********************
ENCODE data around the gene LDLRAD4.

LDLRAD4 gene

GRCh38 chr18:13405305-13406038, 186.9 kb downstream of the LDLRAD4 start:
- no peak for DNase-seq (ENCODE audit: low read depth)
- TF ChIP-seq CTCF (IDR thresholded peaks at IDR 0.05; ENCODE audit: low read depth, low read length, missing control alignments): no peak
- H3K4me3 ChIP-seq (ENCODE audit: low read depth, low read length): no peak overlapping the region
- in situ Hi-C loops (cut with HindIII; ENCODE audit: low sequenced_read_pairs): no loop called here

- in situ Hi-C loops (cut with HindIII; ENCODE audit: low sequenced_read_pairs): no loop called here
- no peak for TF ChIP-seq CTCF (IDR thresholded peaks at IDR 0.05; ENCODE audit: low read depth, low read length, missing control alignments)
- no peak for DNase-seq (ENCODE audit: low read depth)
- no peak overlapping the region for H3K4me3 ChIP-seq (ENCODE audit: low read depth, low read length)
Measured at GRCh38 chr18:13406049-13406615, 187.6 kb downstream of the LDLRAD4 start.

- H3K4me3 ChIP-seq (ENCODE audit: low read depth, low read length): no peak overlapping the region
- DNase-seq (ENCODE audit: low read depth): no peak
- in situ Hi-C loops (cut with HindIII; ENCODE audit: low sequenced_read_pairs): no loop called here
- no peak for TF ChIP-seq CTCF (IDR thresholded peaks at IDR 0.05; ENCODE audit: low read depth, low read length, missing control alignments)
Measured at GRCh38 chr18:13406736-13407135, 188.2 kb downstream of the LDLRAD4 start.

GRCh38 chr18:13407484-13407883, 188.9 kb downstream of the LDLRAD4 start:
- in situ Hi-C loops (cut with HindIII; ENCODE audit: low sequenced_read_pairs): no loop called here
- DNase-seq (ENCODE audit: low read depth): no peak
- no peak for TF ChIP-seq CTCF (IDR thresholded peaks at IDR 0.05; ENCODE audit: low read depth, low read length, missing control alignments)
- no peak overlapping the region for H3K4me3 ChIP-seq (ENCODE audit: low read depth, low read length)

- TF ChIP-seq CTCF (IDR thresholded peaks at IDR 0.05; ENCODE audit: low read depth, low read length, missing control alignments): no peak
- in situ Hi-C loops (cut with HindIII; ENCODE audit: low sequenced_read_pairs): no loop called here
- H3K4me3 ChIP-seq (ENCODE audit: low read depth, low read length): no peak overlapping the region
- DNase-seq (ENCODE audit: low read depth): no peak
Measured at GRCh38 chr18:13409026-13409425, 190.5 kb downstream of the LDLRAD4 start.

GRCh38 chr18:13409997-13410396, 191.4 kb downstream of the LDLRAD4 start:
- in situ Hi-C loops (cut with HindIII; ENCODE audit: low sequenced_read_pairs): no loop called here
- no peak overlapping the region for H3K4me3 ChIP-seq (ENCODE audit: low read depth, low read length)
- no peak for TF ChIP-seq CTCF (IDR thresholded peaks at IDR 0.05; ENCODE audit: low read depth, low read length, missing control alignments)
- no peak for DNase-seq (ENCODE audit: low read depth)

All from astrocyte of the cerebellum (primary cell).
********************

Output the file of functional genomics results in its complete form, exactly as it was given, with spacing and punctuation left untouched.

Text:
ENCODE data around the gene LDLRAD4.

LDLRAD4 gene

GRCh38 chr18:13405305-13406038, 186.9 kb downstream of the LDLRAD4 start:
- no peak for DNase-seq (ENCODE audit: low read depth)
- TF ChIP-seq CTCF (IDR thresholded peaks at IDR 0.05; ENCODE audit: low read depth, low read length, missing control alignments): no peak
- H3K4me3 ChIP-seq (ENCODE audit: low read depth, low read length): no peak overlapping the region
- in situ Hi-C loops (cut with HindIII; ENCODE audit: low sequenced_read_pairs): no loop called here

- in situ Hi-C loops (cut with HindIII; ENCODE audit: low sequenced_read_pairs): no loop called here
- no peak for TF ChIP-seq CTCF (IDR thresholded peaks at IDR 0.05; ENCODE audit: low read depth, low read length, missing control alignments)
- no peak for DNase-seq (ENCODE audit: low read depth)
- no peak overlapping the region for H3K4me3 ChIP-seq (ENCODE audit: low read depth, low read length)
Measured at GRCh38 chr18:13406049-13406615, 187.6 kb downstream of the LDLRAD4 start.

- H3K4me3 ChIP-seq (ENCODE audit: low read depth, low read length): no peak overlapping the region
- DNase-seq (ENCODE audit: low read depth): no peak
- in situ Hi-C loops (cut with HindIII; ENCODE audit: low sequenced_read_pairs): no loop called here
- no peak for TF ChIP-seq CTCF (IDR thresholded peaks at IDR 0.05; ENCODE audit: low read depth, low read length, missing control alignments)
Measured at GRCh38 chr18:13406736-13407135, 188.2 kb downstream of the LDLRAD4 start.

GRCh38 chr18:13407484-13407883, 188.9 kb downstream of the LDLRAD4 start:
- in situ Hi-C loops (cut with HindIII; ENCODE audit: low sequenced_read_pairs): no loop called here
- DNase-seq (ENCODE audit: low read depth): no peak
- no peak for TF ChIP-seq CTCF (IDR thresholded peaks at IDR 0.05; ENCODE audit: low read depth, low read length, missing control alignments)
- no peak overlapping the region for H3K4me3 ChIP-seq (ENCODE audit: low read depth, low read length)

- TF ChIP-seq CTCF (IDR thresholded peaks at IDR 0.05; ENCODE audit: low read depth, low read length, missing control alignments): no peak
- in situ Hi-C loops (cut with HindIII; ENCODE audit: low sequenced_read_pairs): no loop called here
- H3K4me3 ChIP-seq (ENCODE audit: low read depth, low read length): no peak overlapping the region
- DNase-seq (ENCODE audit: low read depth): no peak
Measured at GRCh38 chr18:13409026-13409425, 190.5 kb downstream of the LDLRAD4 start.

GRCh38 chr18:13409997-13410396, 191.4 kb downstream of the LDLRAD4 start:
- in situ Hi-C loops (cut with HindIII; ENCODE audit: low sequenced_read_pairs): no loop called here
- no peak overlapping the region for H3K4me3 ChIP-seq (ENCODE audit: low read depth, low read length)
- no peak for TF ChIP-seq CTCF (IDR thresholded peaks at IDR 0.05; ENCODE audit: low read depth, low read length, missing control alignments)
- no peak for DNase-seq (ENCODE audit: low read depth)

All from astrocyte of the cerebellum (primary cell).